Casinos: Talk Of The Towns (And Cities)
It's shaping up to be a busy week for burgeoning casino plans in Albany, East Greenbush, Schenectady.
About 500 people showed up at Columbia High School in East Greenbush in Rensselaer County Monday night to hash out their concerns with having a casino in their backyard. In April, the town board voted unanimously to support a casino project, even though it didn’t yet have a reason to assume a casino would be built there. Last week, it was revealed that Kentucky-based gaming giant Churchill Downs partnered with Saratoga Casino and Raceway, hoping to land one of the four casino licenses to be handed out by New York State.
Snyders Lake resident Rob Smith spoke at the meeting, his remarks recorded by NewsChannel 13. "Every study I have read of casinos coming into areas like this indicate that it will increase crime. It increases crime against property, burglaries, increases spousal abuse, it increases embezzlement."
At the meeting, senior vice president of marketing for Saratoga Casino and Raceway Rita Cox continued to portray the project as "an economic game-changer" for the town, Rensselaer County and East Greenbush. Some 1,700 fulltime jobs are promised.
Across the river, the developers of the proposed casino off Thruway Exit 23 have done some partnering of their own: according to the Times Union, Albany Mayor Kathy Sheehan says the developers have selected the Chickasaw Nation in Oklahoma to run the proposed E23 casino. The tribe’s Global Gaming Solutions is big name in the casino industry.
Earlier this year, Sheehan was cool to the idea of a casino in the capital city, telling a "Mayor's Forum" audience at Albany Law School she felt Albany's development plan for downtown presented a much more attractive package than any casino. "You know you go to the casino in Niagara Falls, people drive in, go to the casino, they stay there, eat there, drink there and leave."
At the same event, Rochester Mayor Lovely Warren explained she was against building casino in her city after taking at look west to Buffalo. "Around the casino there's no life... you have a hotel but as far as restaurants, as far as any other development, it does not spark economic development."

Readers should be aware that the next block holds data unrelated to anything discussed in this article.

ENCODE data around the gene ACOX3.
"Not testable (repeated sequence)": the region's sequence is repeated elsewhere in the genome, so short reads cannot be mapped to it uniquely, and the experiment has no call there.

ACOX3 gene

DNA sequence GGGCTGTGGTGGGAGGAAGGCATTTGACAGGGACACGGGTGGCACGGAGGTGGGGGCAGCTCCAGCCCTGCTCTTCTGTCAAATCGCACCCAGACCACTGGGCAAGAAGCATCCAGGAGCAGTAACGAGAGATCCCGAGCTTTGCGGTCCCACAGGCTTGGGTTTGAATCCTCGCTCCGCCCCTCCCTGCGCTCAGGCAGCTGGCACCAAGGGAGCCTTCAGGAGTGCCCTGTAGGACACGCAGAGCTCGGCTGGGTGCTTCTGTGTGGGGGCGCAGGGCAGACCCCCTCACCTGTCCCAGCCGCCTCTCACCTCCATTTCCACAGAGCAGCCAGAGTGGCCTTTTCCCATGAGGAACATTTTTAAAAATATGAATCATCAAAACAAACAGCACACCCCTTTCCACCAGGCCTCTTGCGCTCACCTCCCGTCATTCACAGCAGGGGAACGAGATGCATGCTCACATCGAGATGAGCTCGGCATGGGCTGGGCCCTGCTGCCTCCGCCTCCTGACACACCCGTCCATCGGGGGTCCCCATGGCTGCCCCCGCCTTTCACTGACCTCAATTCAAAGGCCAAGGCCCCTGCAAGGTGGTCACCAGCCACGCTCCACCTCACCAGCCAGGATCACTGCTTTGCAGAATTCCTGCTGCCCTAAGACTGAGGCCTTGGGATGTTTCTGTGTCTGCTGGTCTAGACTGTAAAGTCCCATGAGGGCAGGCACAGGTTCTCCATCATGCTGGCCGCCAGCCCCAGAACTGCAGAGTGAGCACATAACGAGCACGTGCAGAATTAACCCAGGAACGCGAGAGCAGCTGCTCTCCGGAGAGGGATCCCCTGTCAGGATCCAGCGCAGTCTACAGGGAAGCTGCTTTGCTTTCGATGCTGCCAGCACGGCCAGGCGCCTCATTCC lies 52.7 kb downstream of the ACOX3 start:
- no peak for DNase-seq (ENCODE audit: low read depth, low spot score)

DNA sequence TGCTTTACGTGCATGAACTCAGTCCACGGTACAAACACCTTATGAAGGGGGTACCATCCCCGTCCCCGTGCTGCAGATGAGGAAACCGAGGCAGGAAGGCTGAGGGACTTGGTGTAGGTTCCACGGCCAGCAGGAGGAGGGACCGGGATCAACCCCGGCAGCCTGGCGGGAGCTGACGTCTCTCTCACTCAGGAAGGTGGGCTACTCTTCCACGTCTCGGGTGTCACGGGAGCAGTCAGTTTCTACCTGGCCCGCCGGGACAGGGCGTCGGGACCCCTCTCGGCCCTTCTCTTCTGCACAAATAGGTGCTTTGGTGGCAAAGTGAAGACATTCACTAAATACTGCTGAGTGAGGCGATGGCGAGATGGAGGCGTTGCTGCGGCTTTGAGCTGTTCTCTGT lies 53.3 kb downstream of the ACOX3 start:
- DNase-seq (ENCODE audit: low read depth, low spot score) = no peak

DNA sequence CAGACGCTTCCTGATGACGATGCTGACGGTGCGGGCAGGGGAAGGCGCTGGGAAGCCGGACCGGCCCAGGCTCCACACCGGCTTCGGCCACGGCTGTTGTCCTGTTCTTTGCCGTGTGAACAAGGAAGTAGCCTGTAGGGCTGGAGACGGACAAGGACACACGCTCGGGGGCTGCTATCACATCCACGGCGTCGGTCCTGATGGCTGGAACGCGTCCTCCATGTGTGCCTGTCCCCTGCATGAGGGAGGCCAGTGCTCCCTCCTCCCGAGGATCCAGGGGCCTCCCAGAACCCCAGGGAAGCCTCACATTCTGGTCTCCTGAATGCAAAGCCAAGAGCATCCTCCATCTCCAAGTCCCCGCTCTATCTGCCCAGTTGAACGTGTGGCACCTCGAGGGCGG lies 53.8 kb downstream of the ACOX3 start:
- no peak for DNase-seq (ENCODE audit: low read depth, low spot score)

Former Congressman Bob Steele represented Connecticut in the early 70's. The Republican tells WAMC New York might learn from the Nutmeg State's casino experience. As more gambling halls are built, there is less revenue to share. "Connecticut's casinos are laying off workers. They're turning increasingly to part time jobs to reduce wage costs and eliminate benefits. Foxwoods has defaulted on a half billion dollars worth of its debt. New Jersey's casinos are doing even worse. Revenue is down 45 percent. In Delaware the state is considering a 20 Million dollar bailout for their three casinos in order to forestall layoffs."
Steele, who speaks in Albany on Thursday, adds the presence of casinos has created a gambling culture that has skewed the region's economy toward low-paying service jobs and has resulted in a spike in problem and pathological gamblers.
Activist Jonathan Capra has ties to OccupyAlbany. He says the casino issue is multi-layered with many bullet points, but promises of jobs to residents of depressed Albany neighborhoods may be empty. Capra recounts an experience at a developer's meeting. "One gentleman who identified himself as being from the Arbor Hill area gave a passionate speech about how important it was to bring jobs to his community. Then, after going out for some fresh air, I found he had anew interaction where someone tipped him to the fact that likely he would not be allowed anywhere near a casino job because of having a felony on his record. That was a distressing thing to watch, to see these ideas of jobs jobs jobs dangled in front of somebody and moments later have that rug pulled out from under them. I don't think that anecdote is gonna be unique."
A criminal record of any kind, a poor credit score, lack of employment history — all are valid reasons an employer can cite for not hiring an individual. Capra says there is "no lesser of two evils" when it comes to location. An East Greenbush casino would be just as detrimental as an Albany casino. Tuesday morning, Schenectady plunges deeper into the waters. Rush Street Gaming of Chicago is joining with the Galesi Group in a bid to build a casino along the Mohawk River front on the old ALCO site, to be called "River's Casino at Mohawk Harbor."
Other sites vying for the Capital Region casino license are Howe Caverns in Schoharie County, a site on the Hudson River in the city of Rensselaer and a Montgomery County location.